If you haven’t yet read Steven Brill’s comprehensive investigative piece for TIME Magazine about why healthcare costs are so high, it’s well worth taking the time to digest the 80-plus pages. The article is an indictment of our for-profit healthcare system, shining a spotlight – not on insurance companies – but on supposedly “not-for-profit” hospitals. According to Brill’s investigation of patients’ bills, hospitals are vastly overcharging for routine tests and basic supplies, costing patients and taxpayers billions of dollars and stuffing the hospitals’ bottom line. Pharmaceutical and medical device companies are also dining at the trough, their obscene profits kept afloat by Congressional lawmakers who receive fat campaign contributions by those same companies.
Unfortunately, the Affordable Care Act, Brill writes, won’t do anything to rein in these costs. Instead, Brill predicts the ACA will eventually cause insurance premiums to soar. Brill’s investigation is more proof that the American healthcare system is a racket and is no longer sustainable. The healthcare industry’s insatiable greed is stripping the meager resources of Americans who have seen their wages stagnate over the last 30 years. Our nation will soon become bankrupt if we don’t reject the idea that health care should be up for sale. Expanding Medicare to everyone in the United States is the only way to stop the gouging.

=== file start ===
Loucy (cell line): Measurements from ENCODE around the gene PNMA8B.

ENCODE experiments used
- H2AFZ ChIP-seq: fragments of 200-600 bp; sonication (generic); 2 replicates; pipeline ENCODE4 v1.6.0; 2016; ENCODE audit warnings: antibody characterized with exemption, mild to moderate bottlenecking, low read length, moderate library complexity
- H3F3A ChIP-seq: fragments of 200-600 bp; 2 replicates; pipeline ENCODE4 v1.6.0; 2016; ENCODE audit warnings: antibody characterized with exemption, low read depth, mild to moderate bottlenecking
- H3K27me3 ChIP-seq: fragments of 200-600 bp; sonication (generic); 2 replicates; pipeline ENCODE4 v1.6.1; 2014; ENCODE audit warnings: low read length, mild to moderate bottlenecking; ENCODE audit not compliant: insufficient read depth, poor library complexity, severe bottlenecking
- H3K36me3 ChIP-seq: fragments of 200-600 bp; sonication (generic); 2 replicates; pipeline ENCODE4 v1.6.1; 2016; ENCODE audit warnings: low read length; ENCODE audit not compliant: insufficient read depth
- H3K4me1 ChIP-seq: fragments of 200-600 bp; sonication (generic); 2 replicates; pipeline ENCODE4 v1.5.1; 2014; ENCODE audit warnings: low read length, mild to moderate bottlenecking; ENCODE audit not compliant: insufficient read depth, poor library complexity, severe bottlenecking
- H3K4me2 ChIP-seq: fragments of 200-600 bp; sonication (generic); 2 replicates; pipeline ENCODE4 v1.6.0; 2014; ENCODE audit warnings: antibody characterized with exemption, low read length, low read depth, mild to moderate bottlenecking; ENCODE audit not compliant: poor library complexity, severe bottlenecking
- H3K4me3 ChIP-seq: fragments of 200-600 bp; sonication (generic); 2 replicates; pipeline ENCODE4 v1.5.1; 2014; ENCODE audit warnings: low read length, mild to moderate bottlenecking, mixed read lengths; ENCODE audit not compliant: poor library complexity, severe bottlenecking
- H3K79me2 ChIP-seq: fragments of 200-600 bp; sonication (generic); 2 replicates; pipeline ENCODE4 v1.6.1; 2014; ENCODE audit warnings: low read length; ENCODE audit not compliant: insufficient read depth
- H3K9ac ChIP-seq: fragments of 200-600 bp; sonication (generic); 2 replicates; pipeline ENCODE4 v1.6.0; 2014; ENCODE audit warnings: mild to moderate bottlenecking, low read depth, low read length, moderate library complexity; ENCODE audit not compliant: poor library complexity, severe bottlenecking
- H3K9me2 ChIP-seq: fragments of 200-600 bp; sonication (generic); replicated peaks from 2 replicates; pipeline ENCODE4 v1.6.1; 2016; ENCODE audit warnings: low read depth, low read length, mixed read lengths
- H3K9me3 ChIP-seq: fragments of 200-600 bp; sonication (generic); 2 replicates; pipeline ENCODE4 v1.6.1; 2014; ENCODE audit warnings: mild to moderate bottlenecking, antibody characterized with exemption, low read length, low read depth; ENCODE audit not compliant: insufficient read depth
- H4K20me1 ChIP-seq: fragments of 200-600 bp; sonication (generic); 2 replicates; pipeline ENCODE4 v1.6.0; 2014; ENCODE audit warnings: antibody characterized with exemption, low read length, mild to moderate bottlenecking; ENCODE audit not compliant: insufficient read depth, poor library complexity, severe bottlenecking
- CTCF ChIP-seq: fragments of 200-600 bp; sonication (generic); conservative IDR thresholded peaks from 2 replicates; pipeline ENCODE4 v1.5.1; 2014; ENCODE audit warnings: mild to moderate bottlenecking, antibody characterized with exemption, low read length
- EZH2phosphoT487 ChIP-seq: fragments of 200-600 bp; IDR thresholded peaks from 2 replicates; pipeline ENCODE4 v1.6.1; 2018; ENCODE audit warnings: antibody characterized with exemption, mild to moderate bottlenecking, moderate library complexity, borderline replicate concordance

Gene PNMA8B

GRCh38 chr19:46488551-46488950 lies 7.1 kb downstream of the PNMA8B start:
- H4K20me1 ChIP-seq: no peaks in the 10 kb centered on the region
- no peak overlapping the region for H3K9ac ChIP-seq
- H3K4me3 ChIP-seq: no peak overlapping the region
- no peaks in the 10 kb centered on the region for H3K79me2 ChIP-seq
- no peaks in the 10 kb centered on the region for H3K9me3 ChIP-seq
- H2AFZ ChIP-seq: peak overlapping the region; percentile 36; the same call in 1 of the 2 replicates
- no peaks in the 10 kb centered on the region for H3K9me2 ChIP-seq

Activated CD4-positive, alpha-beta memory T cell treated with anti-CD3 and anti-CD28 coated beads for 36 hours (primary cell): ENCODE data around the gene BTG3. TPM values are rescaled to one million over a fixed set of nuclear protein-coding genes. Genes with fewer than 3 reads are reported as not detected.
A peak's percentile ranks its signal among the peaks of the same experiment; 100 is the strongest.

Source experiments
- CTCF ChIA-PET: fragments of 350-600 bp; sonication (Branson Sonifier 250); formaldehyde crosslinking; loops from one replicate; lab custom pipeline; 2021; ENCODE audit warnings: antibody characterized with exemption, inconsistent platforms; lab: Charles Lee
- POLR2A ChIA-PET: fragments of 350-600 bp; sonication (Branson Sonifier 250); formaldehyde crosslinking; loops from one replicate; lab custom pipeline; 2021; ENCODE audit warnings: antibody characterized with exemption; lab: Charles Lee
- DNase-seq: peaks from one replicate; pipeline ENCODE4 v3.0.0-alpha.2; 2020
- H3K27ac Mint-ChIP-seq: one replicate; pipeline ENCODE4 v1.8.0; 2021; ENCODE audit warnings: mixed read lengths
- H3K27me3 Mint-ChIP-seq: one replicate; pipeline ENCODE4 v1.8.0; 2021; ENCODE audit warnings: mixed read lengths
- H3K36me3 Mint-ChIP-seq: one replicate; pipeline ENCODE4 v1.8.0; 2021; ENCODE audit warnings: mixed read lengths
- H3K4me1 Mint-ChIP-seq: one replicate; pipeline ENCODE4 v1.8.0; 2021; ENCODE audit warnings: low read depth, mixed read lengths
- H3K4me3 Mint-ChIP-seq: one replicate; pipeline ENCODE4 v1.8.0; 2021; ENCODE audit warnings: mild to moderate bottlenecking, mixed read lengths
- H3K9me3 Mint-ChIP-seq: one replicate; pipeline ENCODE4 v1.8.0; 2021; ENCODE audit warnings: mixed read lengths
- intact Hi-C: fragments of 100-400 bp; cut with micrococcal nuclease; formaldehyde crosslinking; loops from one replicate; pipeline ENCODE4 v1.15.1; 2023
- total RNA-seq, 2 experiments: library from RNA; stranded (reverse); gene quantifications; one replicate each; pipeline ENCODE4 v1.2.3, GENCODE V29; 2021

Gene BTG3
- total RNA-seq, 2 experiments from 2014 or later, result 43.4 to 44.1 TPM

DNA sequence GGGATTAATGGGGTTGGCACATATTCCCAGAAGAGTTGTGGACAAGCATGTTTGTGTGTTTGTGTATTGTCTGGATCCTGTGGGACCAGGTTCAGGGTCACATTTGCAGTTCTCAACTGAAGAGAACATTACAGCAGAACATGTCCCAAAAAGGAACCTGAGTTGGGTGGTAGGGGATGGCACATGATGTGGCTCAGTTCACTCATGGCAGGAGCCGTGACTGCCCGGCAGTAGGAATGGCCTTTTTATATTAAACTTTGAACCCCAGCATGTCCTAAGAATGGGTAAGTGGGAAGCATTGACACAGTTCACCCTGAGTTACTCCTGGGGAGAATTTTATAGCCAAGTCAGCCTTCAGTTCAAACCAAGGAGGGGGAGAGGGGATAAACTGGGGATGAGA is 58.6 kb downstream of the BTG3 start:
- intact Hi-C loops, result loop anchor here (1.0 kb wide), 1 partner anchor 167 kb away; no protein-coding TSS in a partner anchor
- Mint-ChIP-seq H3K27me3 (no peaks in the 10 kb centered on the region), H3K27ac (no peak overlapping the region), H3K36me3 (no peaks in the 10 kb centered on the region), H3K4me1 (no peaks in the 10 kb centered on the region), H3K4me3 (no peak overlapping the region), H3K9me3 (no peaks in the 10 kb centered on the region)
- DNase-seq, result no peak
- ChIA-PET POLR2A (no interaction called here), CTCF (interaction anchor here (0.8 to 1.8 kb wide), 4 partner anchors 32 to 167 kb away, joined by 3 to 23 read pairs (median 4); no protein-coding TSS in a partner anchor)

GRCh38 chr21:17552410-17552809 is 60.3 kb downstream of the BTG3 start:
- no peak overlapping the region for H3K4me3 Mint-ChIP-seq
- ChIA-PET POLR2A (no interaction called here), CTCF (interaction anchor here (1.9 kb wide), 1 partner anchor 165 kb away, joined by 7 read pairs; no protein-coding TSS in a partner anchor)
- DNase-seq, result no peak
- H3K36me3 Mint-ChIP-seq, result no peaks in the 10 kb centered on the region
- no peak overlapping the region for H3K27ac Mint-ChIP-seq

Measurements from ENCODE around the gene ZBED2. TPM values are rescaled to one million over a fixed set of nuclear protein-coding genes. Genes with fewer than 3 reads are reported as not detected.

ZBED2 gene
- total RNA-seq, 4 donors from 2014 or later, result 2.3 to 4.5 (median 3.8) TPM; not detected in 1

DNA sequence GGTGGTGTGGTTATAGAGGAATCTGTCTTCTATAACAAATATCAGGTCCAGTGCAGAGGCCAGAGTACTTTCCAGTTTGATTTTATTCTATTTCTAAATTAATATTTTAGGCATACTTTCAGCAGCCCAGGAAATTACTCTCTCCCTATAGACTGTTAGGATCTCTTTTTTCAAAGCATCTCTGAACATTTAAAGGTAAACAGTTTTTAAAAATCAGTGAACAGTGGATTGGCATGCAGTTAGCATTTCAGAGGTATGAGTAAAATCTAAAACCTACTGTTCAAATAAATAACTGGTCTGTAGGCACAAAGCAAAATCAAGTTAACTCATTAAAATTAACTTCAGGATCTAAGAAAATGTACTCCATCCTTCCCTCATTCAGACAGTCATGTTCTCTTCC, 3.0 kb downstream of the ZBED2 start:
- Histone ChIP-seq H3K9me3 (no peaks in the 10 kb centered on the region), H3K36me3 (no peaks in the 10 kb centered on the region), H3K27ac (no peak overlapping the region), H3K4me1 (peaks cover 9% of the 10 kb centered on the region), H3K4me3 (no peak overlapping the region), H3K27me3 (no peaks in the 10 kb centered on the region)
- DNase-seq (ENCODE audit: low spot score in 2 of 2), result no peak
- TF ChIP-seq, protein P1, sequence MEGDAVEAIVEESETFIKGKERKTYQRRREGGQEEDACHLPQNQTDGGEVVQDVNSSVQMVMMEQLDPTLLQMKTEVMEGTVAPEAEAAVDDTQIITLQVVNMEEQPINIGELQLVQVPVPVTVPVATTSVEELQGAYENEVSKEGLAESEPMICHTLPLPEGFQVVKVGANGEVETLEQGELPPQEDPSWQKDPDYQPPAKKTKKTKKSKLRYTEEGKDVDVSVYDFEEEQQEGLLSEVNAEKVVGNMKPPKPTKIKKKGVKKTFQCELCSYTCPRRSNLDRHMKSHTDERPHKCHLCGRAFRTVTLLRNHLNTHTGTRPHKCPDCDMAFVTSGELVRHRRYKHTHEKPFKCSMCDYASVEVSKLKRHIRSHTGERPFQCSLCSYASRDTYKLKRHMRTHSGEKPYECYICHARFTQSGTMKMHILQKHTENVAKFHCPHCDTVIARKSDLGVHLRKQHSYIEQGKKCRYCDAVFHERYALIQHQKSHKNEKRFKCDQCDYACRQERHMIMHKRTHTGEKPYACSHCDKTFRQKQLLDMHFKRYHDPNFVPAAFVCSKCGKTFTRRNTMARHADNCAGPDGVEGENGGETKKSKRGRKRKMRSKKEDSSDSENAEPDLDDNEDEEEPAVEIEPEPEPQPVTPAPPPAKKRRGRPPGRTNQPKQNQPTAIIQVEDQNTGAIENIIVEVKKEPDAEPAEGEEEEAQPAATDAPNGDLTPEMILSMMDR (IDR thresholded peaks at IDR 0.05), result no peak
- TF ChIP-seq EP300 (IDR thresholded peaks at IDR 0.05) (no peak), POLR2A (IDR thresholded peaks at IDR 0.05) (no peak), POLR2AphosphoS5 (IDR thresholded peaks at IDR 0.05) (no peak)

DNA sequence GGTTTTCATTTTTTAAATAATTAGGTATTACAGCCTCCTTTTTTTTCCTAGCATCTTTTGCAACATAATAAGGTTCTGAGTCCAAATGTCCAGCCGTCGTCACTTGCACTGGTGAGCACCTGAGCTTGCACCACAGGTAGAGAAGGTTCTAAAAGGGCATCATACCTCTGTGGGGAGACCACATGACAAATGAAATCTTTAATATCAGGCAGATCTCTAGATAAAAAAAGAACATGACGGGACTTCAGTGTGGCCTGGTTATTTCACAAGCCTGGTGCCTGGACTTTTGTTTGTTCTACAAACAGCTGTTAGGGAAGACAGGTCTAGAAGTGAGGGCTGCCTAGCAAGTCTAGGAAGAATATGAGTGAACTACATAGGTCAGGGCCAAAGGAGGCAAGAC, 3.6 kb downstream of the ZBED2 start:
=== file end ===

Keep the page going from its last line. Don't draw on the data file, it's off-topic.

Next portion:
The ACA is a creation of the private health insurance industry and will only benefit them. Everyone else will get “ripped off” and good! With Uncle Sam and the IRS as the “bill collector” thanks to the mandate. There are large out of pocket deductibles before the plans on the exchanges actually pay for anything. There is a long article in February’s “Counterpunch” on the plans that will be provided in the “exchanges”.
Without prescription laws and a few books from Amazon.com, you could take care of most of your basic medical needs without involving a doctor. Remember all a primary care doctor does is diagnose and prescribe. They don’t do surgery, or anything that is all that complicated. The two books I can recommend is “The Physician’s Desk Reference” and a good complete book on prescription drugs. I have one from Consumer’s Reports, but there are others. We could easily develop a “Basic Health Plan” at a per capita cost of about $3,000 a person assuming we quit wasting so much money on the sort of stuff most people never use or need in hospitals. My mother was hospitalized in 1948, spent about three weeks there and the total bill was $300. I was hospitalized in 1978 and realistically I would have been just as well off with the technology in use in 1948 except for the antibiotic in use at the time. There is one heck of a lot of “waste” in our health care system, which is why it costs so much!